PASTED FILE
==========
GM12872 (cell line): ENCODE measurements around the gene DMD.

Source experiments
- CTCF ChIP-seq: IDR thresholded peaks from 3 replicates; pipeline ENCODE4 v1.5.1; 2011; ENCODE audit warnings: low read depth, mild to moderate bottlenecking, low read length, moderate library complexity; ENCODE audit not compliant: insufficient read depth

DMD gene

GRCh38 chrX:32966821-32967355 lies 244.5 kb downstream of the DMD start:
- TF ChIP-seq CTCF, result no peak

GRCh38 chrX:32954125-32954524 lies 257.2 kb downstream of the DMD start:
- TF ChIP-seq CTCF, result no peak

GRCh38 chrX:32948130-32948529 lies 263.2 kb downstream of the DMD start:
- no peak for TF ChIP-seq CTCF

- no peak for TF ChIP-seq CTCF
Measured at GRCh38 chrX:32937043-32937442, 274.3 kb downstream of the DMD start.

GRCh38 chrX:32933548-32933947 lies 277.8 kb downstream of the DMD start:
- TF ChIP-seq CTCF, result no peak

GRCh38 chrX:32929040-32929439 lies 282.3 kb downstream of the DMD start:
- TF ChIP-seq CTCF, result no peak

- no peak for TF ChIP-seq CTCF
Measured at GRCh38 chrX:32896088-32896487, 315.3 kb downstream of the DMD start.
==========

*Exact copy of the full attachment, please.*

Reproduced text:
GM12872 (cell line): ENCODE measurements around the gene DMD.

Source experiments
- CTCF ChIP-seq: IDR thresholded peaks from 3 replicates; pipeline ENCODE4 v1.5.1; 2011; ENCODE audit warnings: low read depth, mild to moderate bottlenecking, low read length, moderate library complexity; ENCODE audit not compliant: insufficient read depth

DMD gene

GRCh38 chrX:32966821-32967355 lies 244.5 kb downstream of the DMD start:
- TF ChIP-seq CTCF, result no peak

GRCh38 chrX:32954125-32954524 lies 257.2 kb downstream of the DMD start:
- TF ChIP-seq CTCF, result no peak

GRCh38 chrX:32948130-32948529 lies 263.2 kb downstream of the DMD start:
- no peak for TF ChIP-seq CTCF

- no peak for TF ChIP-seq CTCF
Measured at GRCh38 chrX:32937043-32937442, 274.3 kb downstream of the DMD start.

GRCh38 chrX:32933548-32933947 lies 277.8 kb downstream of the DMD start:
- TF ChIP-seq CTCF, result no peak

GRCh38 chrX:32929040-32929439 lies 282.3 kb downstream of the DMD start:
- TF ChIP-seq CTCF, result no peak

- no peak for TF ChIP-seq CTCF
Measured at GRCh38 chrX:32896088-32896487, 315.3 kb downstream of the DMD start.